Stock - US stock market / NASDAQ / Stock market / Markets
Election results have had a major say in some key markets, albeit temporarily. But the big one, the US Presidential election, looms on the horizon. Image Credit: Bloomberg

Our previous column – ‘Don’t sell in May, don’t go away’ - was unusually tactical.

I’m quite relieved to report that all asset classes had positive monthly returns, led by equities, and that it continues into the first sessions of June so far. It however didn’t happen in a straight line: a rally of everything following the May FOMC, then two weeks of doubt and profit taking, and another wave of optimism in the recent days.

Dear readers, fasten your seatbelts: volatility is here to stay, and should most likely increase in the months to come. Let’s get into it.

Our base scenario for 2024, which we call ‘The Year of Answers’, is (boringly) unchanged. The global economy is gently decelerating, with a rebalancing between less US exceptionalism and more recovery elsewhere.

Inflation should continue to moderate, but it will be erratic and slow. But crucially, we strongly believe that central banks have a very limited leeway for action: whatever they say (and they speak a LOT), all Western central banks should start cutting rates without committing on future action.

Our investment implication views are also unchanged: we expect 2024 to provide reasonably positive returns, at the price of very high volatility from three sources - economic data, geopolitics, and politics. The good news is that markets respond to fundamental drivers instead of just inflation and central banks, which unlocks the benefits of diversification and selection.

As we approach the middle of the year, this scenario is so far unfolding. Growth is actually slightly stronger and inflation a bit stickier than we initially thought, but the big picture remains a soft-landing, with improved regional and sectoral balance.

Market expectations for Fed policy action are randomly gyrating, from 6 cuts in 2024 at some point to zero a few weeks ago, now pricing in two cuts which is also our own, steady forecast. The US job market is expected to cool down, and corporate profits are delivering.

Volatility is not going anywhere

As a result, our cautious, moderate and aggressive profile show positive year-to-date returns of +2 per cent, +5 per cent and +6 per cent, respectively, with full benefits of diversification as the negative performance from government bonds is offset by the positive returns from equities. What’s not to like?

Well, nothing, of course.

But it’s important, especially in good times, not to get carried away. First, +5 per cent in 6 months for a balanced portfolio is not insignificant. It’s strong, and you need a few starts to seriously align to expect the same in H2-2024.

We remain absolutely convinced that volatility will continue to be elevated, from the three sources we highlighted. Any economic data will continue to impact markets more than they used to in recent years.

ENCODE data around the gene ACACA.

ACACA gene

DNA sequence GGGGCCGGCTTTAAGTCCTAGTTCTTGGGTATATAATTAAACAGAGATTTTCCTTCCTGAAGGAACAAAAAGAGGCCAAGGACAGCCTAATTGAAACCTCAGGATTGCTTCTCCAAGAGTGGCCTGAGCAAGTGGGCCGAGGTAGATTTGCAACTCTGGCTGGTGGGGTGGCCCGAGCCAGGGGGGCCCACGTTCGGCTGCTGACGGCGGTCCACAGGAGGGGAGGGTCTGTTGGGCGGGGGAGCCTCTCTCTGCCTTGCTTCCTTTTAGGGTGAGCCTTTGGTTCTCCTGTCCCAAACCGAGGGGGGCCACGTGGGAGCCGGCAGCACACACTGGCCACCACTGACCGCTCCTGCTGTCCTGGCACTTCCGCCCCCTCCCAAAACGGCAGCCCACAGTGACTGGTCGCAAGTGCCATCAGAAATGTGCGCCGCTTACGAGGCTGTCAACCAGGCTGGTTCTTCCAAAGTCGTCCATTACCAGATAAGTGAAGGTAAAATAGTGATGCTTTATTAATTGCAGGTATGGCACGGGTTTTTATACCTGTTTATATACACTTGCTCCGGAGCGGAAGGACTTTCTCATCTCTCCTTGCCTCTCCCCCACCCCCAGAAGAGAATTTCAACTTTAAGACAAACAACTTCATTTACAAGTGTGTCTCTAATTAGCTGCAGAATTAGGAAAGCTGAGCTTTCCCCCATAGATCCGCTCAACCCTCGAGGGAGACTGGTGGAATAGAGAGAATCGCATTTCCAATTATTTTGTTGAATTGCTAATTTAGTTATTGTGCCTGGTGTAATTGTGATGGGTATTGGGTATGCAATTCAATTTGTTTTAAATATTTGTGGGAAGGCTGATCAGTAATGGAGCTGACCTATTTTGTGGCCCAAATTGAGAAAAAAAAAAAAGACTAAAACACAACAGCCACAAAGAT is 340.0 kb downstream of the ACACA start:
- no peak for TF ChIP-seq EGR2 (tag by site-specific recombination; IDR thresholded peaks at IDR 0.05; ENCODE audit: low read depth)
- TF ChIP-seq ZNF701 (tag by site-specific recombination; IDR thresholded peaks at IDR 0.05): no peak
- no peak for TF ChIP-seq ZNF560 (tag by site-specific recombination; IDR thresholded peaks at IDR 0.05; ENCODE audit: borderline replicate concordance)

The next one at the time of writing is the US monthly job report, where the consensus is for 185,000 job creations, but we can feel that markets expect a lower number to validate the recent rebound in bonds. July will see the Q2 corporate earnings, and potentially crucial policy decisions in China.

Geopolitics are extremely fluid, between what increasingly looks like a trade war between the West and China, and two theaters of armed conflicts involving superpowers with little hope for de-escalation.

A couple of election-linked jolts

Finally, markets care about elections, and they hate surprises, as illustrated by the sharp equity drops in South Africa and in India last week. The November US elections are extraordinarily open and extraordinarily important for the world. The major risk is not about the result itself: it is not having an uncontested result which could lead to a long period of uncertainty, with potentially serious trouble as the levels of mistrust and polarization are higher than ever.

Electoral heat usually hits markets at the end of the summer, but we note that this year, the first debate between the two probable leading candidates is scheduled unusually early, in late June. As both are unpopular, could there be some big change in case there is a clear losing candidate? A legal or health issue for one or the other?

Now, what to do. Volatility is part of investors’ life, and it’s simply all about preparation. Here is a simple checklist. First, don’t speculate.

If your horizon is less than a year, simply grab the risk-free yields from the money market and don’t even think about buying Nvidia.

Second, be diversified: economic weakness is bad for stocks and good for safe bonds, take advantage. Regional dynamics are decoupling, sectoral valuations are heterogeneous, that’s also good news.

Third, don’t hesitate to adjust your exposures tactically in a contrarian way, but never go all in: small, progressive moves are the way to go so that your portfolio structure stays sound, which preserves your emotional control as well. This is exactly what we do in terms of tactical allocation.

Finally, keep an eye on tail risks – we all pay a car insurance for low probability, high hassle risks after all, why not doing the same for your portfolio? A reasonable allocation to gold or even Swiss francs or Yen can’t hurt much, especially as we approach the heated US elections.